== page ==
October 3, 2013
Study Shows Zebra Mussels Resistant To Deadly Toxin
Brett Smith for redOrbit.com – Your Universe Online
Already known as a menace around the Great Lakes, with a “Tribble-like” capacity to reproduce, zebra mussels are unaffected by a deadly toxin that wipes out other freshwater mussels, according to a new study in the Journal of Proteome Research.
When blue-green algae flourish in freshwater, they release a toxin that stresses and weakens most freshwater mussels, but not zebra mussels. Study researchers said the finding is bad news for biodiversity and for water-related industries that consider the prolific species to be a menace.
According to the scientists, zebra mussels’ ambivalence to the toxins allows them to thrive in their watery ecosystem better than other freshwater mussels – to the point where they overrun their competition.
"Zebra mussels live in large colonies in the Great Lakes in the United States, and they are a huge problem,” said Claudia Wiegand, an associate professor of environmental stress physiology and aquatic toxicology at the University of Southern Denmark. “They need something hard to attach themselves to and often they find a suitable surface on the inside of the pipes carrying water from the Great Lakes into factories and other industries along the lake. Often they sit so close that they block the water intake.”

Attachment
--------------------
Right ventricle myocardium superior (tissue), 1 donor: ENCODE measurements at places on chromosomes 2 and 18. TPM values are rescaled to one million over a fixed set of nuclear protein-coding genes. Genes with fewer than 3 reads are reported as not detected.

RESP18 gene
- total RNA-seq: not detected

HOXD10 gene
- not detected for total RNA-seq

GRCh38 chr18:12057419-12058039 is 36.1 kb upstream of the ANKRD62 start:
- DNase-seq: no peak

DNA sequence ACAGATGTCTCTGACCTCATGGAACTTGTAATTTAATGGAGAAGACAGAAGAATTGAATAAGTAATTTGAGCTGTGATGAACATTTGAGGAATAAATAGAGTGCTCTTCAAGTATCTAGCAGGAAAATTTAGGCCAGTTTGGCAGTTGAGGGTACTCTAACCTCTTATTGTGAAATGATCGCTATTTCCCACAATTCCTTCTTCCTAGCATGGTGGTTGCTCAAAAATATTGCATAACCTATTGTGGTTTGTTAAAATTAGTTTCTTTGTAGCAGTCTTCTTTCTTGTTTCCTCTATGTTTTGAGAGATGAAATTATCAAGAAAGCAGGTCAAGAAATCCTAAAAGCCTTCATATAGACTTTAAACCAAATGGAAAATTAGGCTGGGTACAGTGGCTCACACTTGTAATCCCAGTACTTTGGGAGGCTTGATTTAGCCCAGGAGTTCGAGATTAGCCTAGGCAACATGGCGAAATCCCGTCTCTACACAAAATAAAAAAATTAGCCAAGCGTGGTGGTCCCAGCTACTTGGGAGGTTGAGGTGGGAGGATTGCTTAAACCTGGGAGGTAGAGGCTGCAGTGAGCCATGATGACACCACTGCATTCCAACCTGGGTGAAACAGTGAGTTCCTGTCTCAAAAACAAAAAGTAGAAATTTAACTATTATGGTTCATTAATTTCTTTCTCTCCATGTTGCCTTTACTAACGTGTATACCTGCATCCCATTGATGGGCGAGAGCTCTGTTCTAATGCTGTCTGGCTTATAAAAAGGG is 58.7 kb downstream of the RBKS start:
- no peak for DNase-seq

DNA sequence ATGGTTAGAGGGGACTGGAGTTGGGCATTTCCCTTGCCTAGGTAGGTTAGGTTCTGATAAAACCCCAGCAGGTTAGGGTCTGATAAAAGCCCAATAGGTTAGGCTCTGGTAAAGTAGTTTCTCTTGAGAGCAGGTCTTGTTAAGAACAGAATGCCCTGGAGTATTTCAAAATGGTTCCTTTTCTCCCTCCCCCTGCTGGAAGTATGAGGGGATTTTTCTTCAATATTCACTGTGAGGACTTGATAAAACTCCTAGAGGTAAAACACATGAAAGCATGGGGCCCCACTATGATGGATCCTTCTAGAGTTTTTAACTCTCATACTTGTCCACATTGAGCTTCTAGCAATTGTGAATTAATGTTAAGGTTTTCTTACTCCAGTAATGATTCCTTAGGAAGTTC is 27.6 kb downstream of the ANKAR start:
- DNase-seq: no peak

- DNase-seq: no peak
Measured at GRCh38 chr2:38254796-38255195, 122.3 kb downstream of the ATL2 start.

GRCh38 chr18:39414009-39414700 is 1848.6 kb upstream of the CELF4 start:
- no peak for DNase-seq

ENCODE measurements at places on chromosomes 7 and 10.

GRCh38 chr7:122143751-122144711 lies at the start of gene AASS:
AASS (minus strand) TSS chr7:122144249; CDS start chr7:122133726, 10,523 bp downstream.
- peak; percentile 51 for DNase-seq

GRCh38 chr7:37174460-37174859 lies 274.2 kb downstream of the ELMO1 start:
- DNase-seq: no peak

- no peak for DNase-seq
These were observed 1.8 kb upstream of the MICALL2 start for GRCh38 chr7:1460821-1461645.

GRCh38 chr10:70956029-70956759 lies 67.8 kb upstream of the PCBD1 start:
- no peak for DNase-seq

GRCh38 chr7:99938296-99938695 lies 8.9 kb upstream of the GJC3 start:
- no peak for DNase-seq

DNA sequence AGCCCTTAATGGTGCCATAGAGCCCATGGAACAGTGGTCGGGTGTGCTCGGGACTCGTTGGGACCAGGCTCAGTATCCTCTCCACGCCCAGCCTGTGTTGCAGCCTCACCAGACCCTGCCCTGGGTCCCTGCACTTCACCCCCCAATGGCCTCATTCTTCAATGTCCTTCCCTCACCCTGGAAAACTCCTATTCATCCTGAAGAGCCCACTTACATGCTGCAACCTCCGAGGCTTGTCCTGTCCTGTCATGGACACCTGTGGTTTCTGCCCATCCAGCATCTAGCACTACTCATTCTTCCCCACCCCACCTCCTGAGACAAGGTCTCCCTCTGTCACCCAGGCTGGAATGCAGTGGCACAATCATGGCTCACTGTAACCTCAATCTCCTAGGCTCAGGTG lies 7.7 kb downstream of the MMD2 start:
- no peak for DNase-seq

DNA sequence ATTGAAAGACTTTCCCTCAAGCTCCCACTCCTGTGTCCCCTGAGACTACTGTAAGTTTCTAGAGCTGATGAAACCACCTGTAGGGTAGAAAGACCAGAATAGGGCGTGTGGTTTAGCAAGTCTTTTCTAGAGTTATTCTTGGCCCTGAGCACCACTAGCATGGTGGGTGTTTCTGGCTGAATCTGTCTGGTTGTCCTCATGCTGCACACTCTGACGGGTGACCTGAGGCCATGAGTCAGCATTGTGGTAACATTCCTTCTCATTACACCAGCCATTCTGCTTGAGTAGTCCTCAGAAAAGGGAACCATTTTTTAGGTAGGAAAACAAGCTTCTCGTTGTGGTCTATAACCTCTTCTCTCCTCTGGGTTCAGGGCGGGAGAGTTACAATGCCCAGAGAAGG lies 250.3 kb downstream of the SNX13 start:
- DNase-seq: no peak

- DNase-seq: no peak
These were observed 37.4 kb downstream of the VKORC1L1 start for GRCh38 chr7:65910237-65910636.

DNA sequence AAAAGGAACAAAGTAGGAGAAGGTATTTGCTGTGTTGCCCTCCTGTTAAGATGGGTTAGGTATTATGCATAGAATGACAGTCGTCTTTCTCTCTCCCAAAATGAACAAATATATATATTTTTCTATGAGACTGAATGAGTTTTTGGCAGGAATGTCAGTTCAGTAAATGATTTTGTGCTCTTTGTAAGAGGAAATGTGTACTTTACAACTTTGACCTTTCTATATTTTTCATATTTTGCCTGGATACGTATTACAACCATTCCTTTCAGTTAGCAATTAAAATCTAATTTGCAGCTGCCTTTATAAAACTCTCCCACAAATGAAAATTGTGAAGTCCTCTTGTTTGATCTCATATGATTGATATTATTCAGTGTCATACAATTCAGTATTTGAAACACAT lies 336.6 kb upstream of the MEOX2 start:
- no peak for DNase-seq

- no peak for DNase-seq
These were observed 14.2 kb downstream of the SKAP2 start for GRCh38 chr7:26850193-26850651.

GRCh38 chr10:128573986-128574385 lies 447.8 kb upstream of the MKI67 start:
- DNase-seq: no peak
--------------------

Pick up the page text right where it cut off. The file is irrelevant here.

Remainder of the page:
Endeavors to manage the spread of zebra mussels, prevent them from attaching to pipes or ships and remove those already attached have cost several million dollars.
"In European lakes we see that many zebra mussels attach themselves to other mussel species and suffocate them, so they cannot breathe or eat, and therefore die,” Wiegand said.
The researchers also looked at another mussel, the Unio crassus, or Thick-shelled River Mussel, and assessing its ability to combat toxins. Unios were tested for their reactions to the algae toxin in naturally-occurring concentrations.
“Unio is less able to combat toxins from blue-green algae,” Wiegand said. “This may help explain why they are declining in some places in Europe.”
"We saw that the unio’s ability to combat the toxin was inhibited,” she added. “The enzymes that normally help the mussel secrete substances were blocked and thus the mussels could not get the poison out of their body. It became stressed and this may reduce its viability in the long run. Conversely we have seen that the zebra mussels intensify their detoxification mechanisms and secret (sic) the toxin without being stressed or affected negatively.”
Zebra mussels are originally from Eastern Europe and the Caspian Sea. However, the mollusks have spread to the rest of Europe and North America over the past two centuries. Unios are also native to Europe, but unlike zebra mussels, their numbers have been in decline.
Zebra mussels were first seen in the Great Lakes in 1988 just north of Detroit. Experts have speculated that the mollusks were unintentionally introduced to the lakes by ocean-going ships passing through the St. Lawrence Seaway. Because adult zebra mussels can survive out of water for weeks if the conditions are right, they may have had refuge on a transatlantic vessel, and then they were released when the ship dropped anchor in freshwater ports along the Great Lakes.
The mollusks have become such a pest that they have been targeted by several federal policies, such as the National Invasive Species Act of 1996.